August 22, 2022
People of Republic Feature: Thalia Andreoglou
“My dad accidentally brainwashed me,” Thalia Andreoglou recalls when asked how she decided to be an architect. Unbeknownst to her, the ‘computer game’ her father introduced her to was a floor planning tool and not a game at all.
The rest is history.
Q1: What three words would you use to describe yourself?
Thalia: “Oh gosh, that is so hard. I would say, enthusiastic, caring, and personable.”
Q2: What was the reason you went into the field of architecture?
Thalia: My dad accidentally brainwashed me. We had this CD that I thought of as a game, but really it was a floor planning tool called Floor Plan Plus. I drew these houses, all these floor plans, and I loved putting the little blocks inside. I’d draw a garage and put a car in, draw the bedroom and put the bed in and the bed even had a little blanket folded over on the corner. I thought that was so neat!
Q3: How old were you then?
Thalia: I was probably 10.
Q4: And is your dad an architect?
Thalia: No, he’s not. He went to school for engineering.
(Cont. from Q2)
At first, it was superficial stuff like playing with that game, watching HGTV, things like that. But then in high school, I took Computer Assisted Drafting. There’s something meditative about drawing lines and making them look a certain way, so I really liked that.
My high school had one course per year in Computer Assisted Drafting and at the end you got to design and model your own cottage. Not just a 3D model, either, but actually building a physical model.
At first my naïve, limited experience and interest in architecture was just designing houses. Then I got to university and found out it was way more. It’s looking at society and designing for people, looking at certain constraints and trying to come up with solutions for them and their environment.
Luckily, architecture ended up being more than I thought it was, in a good way, and then I loved it even more. Now I’m really glad I decided to go into architecture for all these superficial and kind of ignorant reasons.
Q5: Why Heritage Conservation?
Thalia: In school I never learned about Heritage Conservation and then I just happened to get a summer job with the City of Winnipeg in the Heritage Department. I was a Historical Buildings Officer’s assistant, and that job was wicked because it meant going around to City-owned museums, libraries, pools, and rec centres, taking pictures for documentation purposes. When people want to know what the buildings looked like at a certain time, now they have a record of it.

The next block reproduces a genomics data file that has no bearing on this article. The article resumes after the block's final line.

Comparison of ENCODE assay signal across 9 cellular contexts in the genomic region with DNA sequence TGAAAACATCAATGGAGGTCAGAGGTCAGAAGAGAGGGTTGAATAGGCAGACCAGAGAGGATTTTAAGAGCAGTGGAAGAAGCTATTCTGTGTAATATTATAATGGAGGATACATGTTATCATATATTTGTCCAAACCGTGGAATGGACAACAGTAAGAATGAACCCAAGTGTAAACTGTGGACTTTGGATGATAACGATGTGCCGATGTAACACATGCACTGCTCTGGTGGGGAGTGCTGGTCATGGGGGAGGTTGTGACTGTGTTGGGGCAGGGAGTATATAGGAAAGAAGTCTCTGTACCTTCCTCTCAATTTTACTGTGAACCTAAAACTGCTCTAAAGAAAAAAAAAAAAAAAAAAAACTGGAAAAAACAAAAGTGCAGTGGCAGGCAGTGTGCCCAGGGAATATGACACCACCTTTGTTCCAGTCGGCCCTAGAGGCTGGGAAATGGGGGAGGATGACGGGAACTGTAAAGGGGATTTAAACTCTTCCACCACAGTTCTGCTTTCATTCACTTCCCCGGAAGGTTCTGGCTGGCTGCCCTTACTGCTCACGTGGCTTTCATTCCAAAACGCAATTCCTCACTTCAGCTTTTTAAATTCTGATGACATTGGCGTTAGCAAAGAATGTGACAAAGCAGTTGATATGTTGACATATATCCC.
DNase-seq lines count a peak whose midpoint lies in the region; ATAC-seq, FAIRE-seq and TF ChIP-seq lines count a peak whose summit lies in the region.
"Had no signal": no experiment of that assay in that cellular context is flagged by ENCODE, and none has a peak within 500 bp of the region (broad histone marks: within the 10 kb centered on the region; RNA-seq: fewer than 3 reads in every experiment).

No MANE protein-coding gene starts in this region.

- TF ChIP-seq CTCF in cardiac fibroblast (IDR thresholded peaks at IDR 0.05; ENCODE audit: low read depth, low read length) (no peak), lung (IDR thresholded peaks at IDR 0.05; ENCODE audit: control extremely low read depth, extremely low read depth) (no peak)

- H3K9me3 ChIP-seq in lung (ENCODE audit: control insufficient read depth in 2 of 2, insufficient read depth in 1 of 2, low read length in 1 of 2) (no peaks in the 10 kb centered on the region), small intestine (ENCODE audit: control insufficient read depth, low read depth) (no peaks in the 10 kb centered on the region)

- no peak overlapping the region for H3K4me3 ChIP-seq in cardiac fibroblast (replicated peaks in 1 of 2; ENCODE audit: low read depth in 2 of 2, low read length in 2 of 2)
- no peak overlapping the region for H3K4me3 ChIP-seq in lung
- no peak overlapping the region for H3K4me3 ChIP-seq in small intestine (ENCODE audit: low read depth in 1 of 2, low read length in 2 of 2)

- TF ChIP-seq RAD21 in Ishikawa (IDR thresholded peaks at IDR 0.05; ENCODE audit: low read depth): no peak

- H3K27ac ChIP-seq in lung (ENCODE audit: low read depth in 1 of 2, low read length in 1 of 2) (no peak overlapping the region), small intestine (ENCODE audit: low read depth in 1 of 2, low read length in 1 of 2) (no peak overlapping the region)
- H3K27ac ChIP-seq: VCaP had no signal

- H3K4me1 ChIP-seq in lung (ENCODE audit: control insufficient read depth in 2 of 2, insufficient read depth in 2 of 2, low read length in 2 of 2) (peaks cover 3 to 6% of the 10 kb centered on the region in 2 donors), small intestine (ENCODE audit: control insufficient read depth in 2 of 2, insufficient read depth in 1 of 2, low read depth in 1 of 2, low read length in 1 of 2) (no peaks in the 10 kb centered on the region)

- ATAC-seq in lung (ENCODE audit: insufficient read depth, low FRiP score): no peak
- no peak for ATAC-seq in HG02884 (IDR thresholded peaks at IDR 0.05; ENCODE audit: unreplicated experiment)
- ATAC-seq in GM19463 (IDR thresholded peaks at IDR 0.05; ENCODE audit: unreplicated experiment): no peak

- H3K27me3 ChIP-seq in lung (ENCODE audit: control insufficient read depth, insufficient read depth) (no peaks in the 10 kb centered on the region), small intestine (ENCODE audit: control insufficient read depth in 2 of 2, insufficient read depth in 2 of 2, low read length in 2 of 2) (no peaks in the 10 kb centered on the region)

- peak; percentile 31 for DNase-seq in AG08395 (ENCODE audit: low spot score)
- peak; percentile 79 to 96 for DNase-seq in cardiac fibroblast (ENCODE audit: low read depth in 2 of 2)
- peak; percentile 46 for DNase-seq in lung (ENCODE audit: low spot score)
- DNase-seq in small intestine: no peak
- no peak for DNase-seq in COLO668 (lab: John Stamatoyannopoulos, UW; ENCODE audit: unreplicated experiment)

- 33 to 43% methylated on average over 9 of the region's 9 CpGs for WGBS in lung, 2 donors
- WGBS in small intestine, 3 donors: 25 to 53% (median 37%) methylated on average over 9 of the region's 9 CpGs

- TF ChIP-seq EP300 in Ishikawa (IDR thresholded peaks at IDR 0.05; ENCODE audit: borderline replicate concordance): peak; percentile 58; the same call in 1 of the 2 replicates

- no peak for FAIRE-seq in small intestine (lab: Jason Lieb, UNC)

While at that job, I got to see what a Historical Buildings Officer does. I saw different buildings, met the owners and people working on those buildings, and heard the conversations between them. Once I finished my Master’s I saw a posting for the Historical Buildings Officer position.
I contacted the person who had that role before because it made me think of her and I wanted to catch up. When I talked to her, she was like, “You should apply for this,” so I did!
In that role, I started talking to building owners and contractors doing work for those buildings, helping them come up with ways to maintain heritage value while still upgrading their building, changing its use, or maintaining it.
Q6: What do you find most exciting about Heritage Conservation?
Thalia: Every building is different and that’s why I like it. Every situation, every context is different, and you have to consider all new materials and historic significances for each project, which is so cool. But I think what really seduced me about historical conservation is the predilection of repairing versus replacing. Say you really want to make the most out of the materials you have already: you could do that with any building, but I think for heritage buildings there’s this added layer of history of craftsmanship—skilled labourers were doing this work—so in that way it has significance. People put energy and hard work into these buildings. Tradespeople trained to create these buildings, so how can we properly maintain that or respect it when we’re undergoing interventions? I think that is interesting, and challenging. Many of these materials have also lasted a long time! And I love being part of helping them last even longer.
Q7: What was your experience as an intern at Republic?
Thalia: When you’re an intern you have to complete a certain number of hours in different categories, and I was exposed to everything and anything. I was just taking in all the practical experience. It was great! … but I’m glad it’s over.
Q8: Why did you choose Republic?
Thalia: I didn’t know that Republic had experience in historical work, but I really wanted to work somewhere where that was being done because I had this expertise that I wanted to develop further. In a funny way, Republic moving to our current building and renovating it was a reason I wanted to apply. When I worked at Fort Garry Place, I’d walk by 385 St Mary Ave and see the For Sale sign, and I was like, “Oh no, I’ve always loved that building.” I’d see the brick work on the side and think what a shame that somebody was going to buy it and probably ruin it. When I saw that Republic bought the building and rehabilitated it, it a reason to apply because I wanted to be among like-minded people.
Q9: What are you excited for in your career?
Thalia: To work on more projects and learn more about specific materials and processes.
Q10: Word to the wise? Any peer advice?
Thalia: Don’t care about what other people think. Follow what is most fulfilling to you and resonates with you the most. Treat everybody with kindness and don’t stop asking questions. I think following these seemingly cliché ideals have made me a more comfortable, confident person, and I think that’s what helped me progress through my career.